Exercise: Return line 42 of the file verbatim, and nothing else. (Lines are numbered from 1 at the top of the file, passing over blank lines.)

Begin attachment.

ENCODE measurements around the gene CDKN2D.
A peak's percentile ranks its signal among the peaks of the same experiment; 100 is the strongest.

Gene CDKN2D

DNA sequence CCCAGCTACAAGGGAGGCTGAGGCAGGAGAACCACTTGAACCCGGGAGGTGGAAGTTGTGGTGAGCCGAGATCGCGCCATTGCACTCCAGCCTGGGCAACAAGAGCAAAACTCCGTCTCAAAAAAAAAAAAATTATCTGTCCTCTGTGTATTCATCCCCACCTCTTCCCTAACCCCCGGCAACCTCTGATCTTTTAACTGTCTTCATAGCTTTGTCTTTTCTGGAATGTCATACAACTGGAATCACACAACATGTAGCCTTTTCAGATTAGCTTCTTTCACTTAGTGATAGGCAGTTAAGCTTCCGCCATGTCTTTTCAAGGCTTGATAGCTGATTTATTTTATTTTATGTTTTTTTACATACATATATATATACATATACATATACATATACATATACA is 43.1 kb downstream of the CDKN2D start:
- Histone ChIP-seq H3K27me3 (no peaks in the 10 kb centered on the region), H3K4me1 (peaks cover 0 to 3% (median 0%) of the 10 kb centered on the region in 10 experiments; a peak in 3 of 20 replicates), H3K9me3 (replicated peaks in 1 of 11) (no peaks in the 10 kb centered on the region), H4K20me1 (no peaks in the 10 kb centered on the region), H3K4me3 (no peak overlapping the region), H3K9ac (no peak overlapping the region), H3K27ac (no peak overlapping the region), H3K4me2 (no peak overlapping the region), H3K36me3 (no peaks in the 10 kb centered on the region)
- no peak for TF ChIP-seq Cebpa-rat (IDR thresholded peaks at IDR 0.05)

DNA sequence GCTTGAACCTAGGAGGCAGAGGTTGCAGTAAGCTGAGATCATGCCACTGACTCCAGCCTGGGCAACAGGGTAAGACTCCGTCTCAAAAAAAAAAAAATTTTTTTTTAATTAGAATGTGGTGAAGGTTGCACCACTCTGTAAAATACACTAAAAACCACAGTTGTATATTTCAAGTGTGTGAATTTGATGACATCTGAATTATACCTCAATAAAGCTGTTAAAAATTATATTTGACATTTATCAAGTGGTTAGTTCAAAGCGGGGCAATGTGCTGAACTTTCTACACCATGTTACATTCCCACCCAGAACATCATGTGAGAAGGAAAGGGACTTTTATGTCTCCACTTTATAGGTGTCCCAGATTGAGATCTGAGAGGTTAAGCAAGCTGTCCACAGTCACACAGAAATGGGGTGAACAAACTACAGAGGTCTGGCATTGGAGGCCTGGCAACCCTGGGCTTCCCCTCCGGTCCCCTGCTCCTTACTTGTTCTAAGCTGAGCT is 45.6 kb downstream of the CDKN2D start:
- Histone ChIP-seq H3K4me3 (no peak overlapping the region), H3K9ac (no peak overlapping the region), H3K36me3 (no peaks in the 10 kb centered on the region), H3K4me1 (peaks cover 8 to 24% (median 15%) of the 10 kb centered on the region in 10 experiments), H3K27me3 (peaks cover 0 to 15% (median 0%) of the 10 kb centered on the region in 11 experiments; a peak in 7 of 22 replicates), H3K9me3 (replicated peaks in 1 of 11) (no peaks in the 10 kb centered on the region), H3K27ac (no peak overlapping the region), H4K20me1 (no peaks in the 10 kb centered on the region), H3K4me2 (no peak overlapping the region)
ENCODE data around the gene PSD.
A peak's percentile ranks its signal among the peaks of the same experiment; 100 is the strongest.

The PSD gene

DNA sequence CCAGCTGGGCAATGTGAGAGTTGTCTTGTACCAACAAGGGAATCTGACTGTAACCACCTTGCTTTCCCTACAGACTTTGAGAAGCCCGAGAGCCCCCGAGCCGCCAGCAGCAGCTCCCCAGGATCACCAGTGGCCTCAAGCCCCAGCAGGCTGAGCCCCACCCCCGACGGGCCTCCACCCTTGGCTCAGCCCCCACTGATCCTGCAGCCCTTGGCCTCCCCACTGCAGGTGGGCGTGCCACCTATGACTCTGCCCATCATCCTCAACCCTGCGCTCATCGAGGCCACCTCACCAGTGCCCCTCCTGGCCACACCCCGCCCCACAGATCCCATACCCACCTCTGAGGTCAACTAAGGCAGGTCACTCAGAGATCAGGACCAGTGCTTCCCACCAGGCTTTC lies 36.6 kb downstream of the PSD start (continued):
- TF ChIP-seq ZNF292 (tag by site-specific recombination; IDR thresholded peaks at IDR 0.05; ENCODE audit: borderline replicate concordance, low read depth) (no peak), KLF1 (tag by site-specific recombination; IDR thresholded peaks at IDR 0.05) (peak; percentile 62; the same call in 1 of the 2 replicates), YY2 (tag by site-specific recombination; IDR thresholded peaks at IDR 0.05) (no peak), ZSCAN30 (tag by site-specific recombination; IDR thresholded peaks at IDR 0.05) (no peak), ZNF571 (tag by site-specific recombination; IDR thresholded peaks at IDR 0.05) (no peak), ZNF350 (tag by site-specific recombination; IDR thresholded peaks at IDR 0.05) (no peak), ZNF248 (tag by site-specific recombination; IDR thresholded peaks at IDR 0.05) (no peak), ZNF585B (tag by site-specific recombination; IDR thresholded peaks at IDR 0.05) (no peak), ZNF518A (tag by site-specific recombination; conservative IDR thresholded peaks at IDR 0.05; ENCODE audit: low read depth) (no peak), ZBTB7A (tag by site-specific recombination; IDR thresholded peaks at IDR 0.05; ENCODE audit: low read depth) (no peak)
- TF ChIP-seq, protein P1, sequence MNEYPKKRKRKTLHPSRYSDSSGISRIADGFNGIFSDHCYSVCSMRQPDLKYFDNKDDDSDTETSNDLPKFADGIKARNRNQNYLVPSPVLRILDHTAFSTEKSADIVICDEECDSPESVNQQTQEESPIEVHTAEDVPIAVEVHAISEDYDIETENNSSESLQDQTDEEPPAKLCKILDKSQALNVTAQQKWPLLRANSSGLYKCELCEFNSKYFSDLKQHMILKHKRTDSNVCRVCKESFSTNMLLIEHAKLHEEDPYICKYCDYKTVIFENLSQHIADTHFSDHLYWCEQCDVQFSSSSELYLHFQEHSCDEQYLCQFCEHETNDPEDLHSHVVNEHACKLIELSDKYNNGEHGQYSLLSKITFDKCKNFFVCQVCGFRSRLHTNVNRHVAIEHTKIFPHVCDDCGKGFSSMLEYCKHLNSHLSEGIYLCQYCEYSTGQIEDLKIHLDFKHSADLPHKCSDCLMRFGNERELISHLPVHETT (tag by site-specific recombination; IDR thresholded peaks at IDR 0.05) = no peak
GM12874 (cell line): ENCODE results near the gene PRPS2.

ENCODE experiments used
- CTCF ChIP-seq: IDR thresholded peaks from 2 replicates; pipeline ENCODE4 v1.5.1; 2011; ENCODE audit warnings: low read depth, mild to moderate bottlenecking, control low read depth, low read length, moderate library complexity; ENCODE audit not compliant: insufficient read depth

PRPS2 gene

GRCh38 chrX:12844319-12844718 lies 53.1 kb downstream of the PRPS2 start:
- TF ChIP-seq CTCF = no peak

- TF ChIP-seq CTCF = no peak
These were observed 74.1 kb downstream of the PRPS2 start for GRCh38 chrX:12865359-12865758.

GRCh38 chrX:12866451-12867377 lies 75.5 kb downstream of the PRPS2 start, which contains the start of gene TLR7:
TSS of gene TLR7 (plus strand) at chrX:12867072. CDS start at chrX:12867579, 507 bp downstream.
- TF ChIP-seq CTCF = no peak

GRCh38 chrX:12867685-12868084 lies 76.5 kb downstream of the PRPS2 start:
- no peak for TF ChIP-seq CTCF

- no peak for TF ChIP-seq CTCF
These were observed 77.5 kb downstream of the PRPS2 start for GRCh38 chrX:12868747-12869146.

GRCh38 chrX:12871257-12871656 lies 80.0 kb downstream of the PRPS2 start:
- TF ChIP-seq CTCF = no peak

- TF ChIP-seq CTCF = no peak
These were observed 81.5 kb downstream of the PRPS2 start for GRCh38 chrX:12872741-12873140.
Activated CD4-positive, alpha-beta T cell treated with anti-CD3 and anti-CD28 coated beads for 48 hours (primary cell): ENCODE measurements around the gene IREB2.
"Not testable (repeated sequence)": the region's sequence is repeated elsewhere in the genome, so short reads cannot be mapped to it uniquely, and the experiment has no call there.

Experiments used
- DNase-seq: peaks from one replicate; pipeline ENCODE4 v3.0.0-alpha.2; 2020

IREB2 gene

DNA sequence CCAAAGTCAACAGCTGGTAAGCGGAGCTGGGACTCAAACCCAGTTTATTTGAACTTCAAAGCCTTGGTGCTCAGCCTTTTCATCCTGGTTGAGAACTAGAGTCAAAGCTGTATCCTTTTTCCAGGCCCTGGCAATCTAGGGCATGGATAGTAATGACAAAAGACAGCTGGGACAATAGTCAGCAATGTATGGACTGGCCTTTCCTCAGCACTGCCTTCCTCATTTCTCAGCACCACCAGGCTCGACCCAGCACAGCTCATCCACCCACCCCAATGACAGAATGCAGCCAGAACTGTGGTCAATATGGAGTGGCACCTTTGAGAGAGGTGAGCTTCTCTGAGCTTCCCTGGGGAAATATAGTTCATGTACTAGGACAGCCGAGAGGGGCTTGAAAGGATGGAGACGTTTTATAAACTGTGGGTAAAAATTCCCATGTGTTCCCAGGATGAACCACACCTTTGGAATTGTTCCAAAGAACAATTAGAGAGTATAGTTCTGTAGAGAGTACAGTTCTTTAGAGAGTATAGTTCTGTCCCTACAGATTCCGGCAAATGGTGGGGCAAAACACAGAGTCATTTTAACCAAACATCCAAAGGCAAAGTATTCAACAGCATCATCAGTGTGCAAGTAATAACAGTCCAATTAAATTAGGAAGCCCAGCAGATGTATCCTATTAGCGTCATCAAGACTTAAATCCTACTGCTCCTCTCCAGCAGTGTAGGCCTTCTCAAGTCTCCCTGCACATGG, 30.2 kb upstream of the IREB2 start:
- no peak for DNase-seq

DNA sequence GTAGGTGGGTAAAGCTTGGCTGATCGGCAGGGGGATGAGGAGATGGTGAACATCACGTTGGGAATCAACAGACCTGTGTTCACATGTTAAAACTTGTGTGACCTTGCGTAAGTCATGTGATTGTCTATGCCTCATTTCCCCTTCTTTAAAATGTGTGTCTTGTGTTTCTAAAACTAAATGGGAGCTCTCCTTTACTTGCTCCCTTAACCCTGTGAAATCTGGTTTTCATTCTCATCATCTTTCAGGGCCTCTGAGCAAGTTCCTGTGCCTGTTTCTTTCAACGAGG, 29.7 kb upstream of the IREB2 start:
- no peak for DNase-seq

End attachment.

- no peak for DNase-seq